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The Spokesman-Review Newspaper
Spokane, Washington  Est. May 19, 1883

Houseboat owner fined in dust-up with rangers

End-of-summer party brought officials out on noise complaint

A Kettle Falls houseboat owner will pay a $100 fine for excessive noise as part of a deal to avoid another federal trial in a case where a National Park Service ranger shot another man on the boat in September 2013.

Michael Sublie agreed to the fine Monday that will keep him out of jail and, if he avoids a criminal conviction for the next six months, erase all charges in the Sept. 14 confrontation. Prosecutors initially charged Sublie with interfering with the duties of a federal agent and disobeying posted noise rules at the Kettle River Campground during what witnesses described as an end-of-the-summer party.

Rangers Joshua Wentz and Matthew Phillipson said they approached Sublie’s boat, one of several docked at the secluded campground northwest of Kettle Falls, shortly after 10 p.m. The rangers said loud music was being played through speakers on the boat. Wentz alleged he was shoved in the confrontation, eventually leading prosecutors to seek a more serious charge of assault against Sublie in February. Sublie said no shoving occurred and the rangers attempted to board his boat without a warrant.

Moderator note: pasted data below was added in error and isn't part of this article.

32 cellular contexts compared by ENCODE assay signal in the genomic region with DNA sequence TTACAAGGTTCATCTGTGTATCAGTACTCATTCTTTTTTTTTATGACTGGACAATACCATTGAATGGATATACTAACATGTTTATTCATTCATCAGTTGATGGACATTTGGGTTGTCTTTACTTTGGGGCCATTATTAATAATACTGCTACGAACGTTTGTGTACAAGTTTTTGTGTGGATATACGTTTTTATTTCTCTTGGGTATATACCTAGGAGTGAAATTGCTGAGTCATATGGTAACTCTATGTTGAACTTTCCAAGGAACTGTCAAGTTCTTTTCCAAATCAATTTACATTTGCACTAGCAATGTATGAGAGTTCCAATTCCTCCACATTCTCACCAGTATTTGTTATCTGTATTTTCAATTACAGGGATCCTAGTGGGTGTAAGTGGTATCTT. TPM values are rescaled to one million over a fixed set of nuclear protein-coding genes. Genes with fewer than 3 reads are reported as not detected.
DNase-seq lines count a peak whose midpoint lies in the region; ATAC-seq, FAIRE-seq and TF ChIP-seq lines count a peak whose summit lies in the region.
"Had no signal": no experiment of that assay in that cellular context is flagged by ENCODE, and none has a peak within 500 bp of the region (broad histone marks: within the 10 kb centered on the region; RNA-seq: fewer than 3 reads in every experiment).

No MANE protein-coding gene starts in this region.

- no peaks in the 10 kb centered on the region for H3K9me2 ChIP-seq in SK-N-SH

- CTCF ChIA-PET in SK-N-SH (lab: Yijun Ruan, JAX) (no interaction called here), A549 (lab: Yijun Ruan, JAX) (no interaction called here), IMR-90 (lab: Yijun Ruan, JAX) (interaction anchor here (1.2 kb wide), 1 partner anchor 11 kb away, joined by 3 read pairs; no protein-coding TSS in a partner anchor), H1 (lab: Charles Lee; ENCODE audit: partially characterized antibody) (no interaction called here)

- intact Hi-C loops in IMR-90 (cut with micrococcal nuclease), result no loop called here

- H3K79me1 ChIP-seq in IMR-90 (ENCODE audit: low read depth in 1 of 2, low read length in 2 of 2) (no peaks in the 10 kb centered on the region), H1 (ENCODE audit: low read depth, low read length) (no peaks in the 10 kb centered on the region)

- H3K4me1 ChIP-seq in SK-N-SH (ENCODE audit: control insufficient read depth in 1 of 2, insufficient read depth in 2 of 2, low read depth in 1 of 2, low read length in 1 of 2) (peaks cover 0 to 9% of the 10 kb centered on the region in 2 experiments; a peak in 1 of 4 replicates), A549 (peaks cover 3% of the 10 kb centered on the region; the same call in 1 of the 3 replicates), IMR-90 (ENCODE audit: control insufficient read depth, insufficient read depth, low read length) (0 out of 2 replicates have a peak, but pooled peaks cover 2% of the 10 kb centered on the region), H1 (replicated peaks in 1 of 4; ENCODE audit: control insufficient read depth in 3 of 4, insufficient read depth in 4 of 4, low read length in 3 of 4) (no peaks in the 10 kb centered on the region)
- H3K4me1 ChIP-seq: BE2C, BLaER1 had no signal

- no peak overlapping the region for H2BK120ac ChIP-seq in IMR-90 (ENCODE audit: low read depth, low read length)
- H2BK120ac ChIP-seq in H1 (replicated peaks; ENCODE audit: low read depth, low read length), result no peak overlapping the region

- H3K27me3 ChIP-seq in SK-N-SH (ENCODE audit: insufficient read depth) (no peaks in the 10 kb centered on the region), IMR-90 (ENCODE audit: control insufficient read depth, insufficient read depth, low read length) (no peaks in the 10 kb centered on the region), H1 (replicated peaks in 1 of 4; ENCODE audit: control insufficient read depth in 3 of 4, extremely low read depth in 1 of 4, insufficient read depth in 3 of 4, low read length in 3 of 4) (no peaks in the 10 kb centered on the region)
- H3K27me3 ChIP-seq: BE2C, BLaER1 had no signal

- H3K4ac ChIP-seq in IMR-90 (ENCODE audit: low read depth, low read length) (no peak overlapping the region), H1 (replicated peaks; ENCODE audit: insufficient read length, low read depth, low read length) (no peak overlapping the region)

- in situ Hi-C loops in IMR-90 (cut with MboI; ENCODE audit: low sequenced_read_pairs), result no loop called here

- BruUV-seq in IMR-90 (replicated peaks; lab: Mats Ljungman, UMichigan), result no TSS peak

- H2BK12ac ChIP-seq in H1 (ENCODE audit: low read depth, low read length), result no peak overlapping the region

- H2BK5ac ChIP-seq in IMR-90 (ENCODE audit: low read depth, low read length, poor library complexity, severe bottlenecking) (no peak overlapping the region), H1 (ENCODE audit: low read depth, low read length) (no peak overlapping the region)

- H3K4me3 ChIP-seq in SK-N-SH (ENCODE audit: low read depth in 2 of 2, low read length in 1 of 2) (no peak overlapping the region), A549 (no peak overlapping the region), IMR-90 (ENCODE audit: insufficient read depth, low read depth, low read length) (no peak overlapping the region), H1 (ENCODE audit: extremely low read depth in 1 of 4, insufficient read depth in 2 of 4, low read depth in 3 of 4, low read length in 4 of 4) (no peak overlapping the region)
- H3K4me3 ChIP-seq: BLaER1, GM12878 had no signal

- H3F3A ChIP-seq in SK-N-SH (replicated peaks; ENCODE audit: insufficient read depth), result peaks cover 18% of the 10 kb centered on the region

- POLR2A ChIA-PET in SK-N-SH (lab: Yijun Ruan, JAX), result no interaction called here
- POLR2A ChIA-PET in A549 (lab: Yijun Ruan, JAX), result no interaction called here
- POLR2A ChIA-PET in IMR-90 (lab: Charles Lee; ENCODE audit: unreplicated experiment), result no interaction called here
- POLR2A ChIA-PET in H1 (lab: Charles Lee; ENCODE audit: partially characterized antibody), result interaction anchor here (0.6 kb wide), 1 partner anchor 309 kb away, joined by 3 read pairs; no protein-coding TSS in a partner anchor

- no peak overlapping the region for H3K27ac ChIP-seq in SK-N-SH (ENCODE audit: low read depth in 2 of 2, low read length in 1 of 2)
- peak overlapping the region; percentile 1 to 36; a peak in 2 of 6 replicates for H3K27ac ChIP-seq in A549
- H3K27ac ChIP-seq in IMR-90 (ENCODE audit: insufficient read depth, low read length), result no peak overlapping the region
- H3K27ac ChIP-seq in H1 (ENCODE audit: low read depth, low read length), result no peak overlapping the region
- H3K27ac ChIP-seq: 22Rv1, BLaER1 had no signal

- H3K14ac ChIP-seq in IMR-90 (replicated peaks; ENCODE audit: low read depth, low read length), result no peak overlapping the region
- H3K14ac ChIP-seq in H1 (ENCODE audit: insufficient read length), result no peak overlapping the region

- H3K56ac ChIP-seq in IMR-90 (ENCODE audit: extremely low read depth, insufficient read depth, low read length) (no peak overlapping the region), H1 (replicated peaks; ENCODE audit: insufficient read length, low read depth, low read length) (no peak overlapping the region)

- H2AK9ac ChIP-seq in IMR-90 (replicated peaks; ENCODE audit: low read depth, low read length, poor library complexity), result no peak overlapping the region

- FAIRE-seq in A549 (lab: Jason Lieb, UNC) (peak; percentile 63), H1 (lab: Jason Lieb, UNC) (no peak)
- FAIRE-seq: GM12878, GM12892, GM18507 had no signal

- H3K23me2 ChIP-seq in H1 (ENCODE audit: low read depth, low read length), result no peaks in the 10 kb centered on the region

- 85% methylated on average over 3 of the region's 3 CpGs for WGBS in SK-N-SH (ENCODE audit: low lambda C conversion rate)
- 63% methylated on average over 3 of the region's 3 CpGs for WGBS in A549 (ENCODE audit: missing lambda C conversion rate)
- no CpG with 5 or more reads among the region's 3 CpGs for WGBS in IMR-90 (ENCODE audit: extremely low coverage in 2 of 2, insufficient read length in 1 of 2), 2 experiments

A jury deadlocked after a three-day assault trial this spring, and U.S. District Court Judge Justin Quackenbush declared a mistrial. At his urging, defense attorney Roger Peven and U.S. Assistant Attorney Tyler Tornabene reached the agreement to close the case.

“I think this is a good resolution,” Quackenbush said from the bench, turning to address Sublie. “I don’t have any concern with you being back before this court in the next six months.”

The incident prompted a public outcry among area residents who said federal authorities were overreaching their authority in Stevens and Ferry counties. At some point during the confrontation, Phillipson fired his gun into the boat, striking fellow partygoer Casey Hartinger in the side.

Hartinger was treated and released from a Spokane hospital.

“You made a mistake, just as the officers that night made serious mistakes,” Quackenbush told Sublie on Monday.

The National Park Service still has not released the findings of an announced internal investigation into the actions of Phillipson and Wentz.

Hartinger, who was present in the courtroom Monday, is mulling a civil lawsuit, Peven said.